2) Every moment in between: Let xenía be your guide. 

Xenía is Greek for compassion, and along with strength and skill, it’s one of the three key ingredients in hero training. But the ancients had a much grittier notion of compassion than we do: Deep down, they realized it has nothing to do with sweetness, or charity, or even trading favors. It’s really about saving your own ass, not someone else’s. Compassion is your social spiderweb, a protective netting of highly sensitive strands that connects you to your kinfolk and alerts you the instant one of them runs into the kind of trouble that can find its way back to you. We like to put on our halos and think of compassion as an angelic virtue, but it really springs from our raw animal need to figure out what’s going on around us and the smartest way to respond.

Do compassion right, and you instantly detect changes in body language, voice pitch, and behavior. You hear what isn’t being said and see what isn’t being shown. Compassion demands patience, focus, and mental retention, but the payoff is self-preservation: You may look like a saint, but by helping those in need, you’re fortifying your own fortress of friends. Special Forces fighters call this “situational awareness”—a constant mental scan of your environment so you’re always up to the second on the best and worst way out of any situation.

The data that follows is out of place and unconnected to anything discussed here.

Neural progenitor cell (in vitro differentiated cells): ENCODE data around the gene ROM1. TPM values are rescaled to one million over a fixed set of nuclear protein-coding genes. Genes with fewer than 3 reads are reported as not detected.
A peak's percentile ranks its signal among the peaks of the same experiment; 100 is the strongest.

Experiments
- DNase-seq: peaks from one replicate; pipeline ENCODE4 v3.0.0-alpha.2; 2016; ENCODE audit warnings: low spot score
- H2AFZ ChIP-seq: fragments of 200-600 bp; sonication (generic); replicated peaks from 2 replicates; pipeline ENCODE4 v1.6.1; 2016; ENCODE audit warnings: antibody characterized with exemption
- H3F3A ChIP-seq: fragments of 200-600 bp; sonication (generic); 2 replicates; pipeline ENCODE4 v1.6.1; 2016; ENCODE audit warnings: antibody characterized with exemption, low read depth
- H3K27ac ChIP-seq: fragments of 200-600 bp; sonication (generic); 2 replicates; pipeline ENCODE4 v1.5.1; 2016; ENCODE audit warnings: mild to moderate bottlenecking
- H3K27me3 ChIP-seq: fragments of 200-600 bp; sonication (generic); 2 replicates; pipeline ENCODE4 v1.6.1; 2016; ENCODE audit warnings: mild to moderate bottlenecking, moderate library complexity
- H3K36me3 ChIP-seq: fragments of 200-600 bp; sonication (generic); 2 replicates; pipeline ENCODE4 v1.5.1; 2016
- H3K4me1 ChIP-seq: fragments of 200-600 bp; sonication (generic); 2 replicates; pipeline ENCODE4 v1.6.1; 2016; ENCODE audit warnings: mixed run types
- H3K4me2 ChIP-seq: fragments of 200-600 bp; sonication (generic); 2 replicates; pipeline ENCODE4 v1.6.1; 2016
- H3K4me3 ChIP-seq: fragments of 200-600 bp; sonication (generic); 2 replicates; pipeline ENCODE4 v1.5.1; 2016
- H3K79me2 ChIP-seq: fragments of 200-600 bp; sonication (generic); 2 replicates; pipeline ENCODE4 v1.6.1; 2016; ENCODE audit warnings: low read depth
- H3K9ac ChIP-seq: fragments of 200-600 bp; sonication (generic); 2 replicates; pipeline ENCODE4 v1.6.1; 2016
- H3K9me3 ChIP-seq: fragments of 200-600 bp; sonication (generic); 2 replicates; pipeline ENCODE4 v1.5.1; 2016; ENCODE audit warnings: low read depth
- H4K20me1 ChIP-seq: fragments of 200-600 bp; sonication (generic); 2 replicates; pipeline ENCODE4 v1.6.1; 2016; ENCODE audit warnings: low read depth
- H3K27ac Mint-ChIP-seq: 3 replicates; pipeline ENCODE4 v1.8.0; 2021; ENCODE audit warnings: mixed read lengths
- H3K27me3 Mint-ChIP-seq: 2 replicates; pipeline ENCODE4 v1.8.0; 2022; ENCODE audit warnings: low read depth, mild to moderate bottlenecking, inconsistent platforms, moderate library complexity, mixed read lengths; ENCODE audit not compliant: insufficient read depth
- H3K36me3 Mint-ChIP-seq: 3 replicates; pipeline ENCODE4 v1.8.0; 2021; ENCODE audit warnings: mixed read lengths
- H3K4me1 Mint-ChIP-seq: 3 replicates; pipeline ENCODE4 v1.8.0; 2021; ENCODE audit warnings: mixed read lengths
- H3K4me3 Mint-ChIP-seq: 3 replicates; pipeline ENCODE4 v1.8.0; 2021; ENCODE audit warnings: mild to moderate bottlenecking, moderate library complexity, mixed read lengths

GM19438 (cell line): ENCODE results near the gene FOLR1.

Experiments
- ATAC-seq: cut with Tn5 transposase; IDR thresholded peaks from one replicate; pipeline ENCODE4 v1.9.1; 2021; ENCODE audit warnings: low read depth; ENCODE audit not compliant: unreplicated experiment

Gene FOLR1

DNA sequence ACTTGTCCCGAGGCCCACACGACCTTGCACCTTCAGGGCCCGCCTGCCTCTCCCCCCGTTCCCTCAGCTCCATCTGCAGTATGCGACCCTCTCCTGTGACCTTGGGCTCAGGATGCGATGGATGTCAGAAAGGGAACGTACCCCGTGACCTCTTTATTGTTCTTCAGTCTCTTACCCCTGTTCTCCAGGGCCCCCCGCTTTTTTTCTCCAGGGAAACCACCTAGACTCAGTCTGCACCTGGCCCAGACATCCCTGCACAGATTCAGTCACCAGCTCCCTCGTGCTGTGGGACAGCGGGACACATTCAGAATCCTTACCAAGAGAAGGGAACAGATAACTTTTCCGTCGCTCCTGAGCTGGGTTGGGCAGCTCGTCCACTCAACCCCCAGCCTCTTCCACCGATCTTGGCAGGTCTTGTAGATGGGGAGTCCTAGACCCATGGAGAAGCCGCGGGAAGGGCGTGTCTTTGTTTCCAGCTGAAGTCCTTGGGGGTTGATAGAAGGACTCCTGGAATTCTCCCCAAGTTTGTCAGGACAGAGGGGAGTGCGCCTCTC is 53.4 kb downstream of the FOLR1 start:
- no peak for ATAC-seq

Sounds way easier than knife throwing, Stotan training, and Parkour, right? But simple as it seems, xenía is tougher to develop than strength and skill, because it takes longer and isn’t nearly as fun. You have to dial down your focus to just one thing, paying attention to how it’s changed from yesterday to today and compares to other just-one-things you’ve studied before. The benefits can be life-changing, which explains why Zen and the Art of Motorcycle Maintenance has sold way more copies than a book that boring really should. All 419 pages can be boiled down to one gorgeous point: Train your attention-paying muscles—your “eyes that hear and ears that see”—and they’ll serve you wherever you go, no matter what you do. Awareness is the all-access laminate, a lift ticket you can punch on any slope.

And it all begins, Leda says, with this droopy stalk in her hand.

“Start with something you see all the time, like lady’s thumb,” she tells me. She holds it up on her palm so I can see the wilted-looking leaves, the tiny red seed balls, the darkish smudge like a thumbprint that inspired its nickname. “Those are your identifiers. Soak them in, and you’ll instantly recognize lady’s thumb like a friend’s face. Then you add one more plant—like garlic-mustard— and pretty soon, you’ll be seeing friends all over the place.”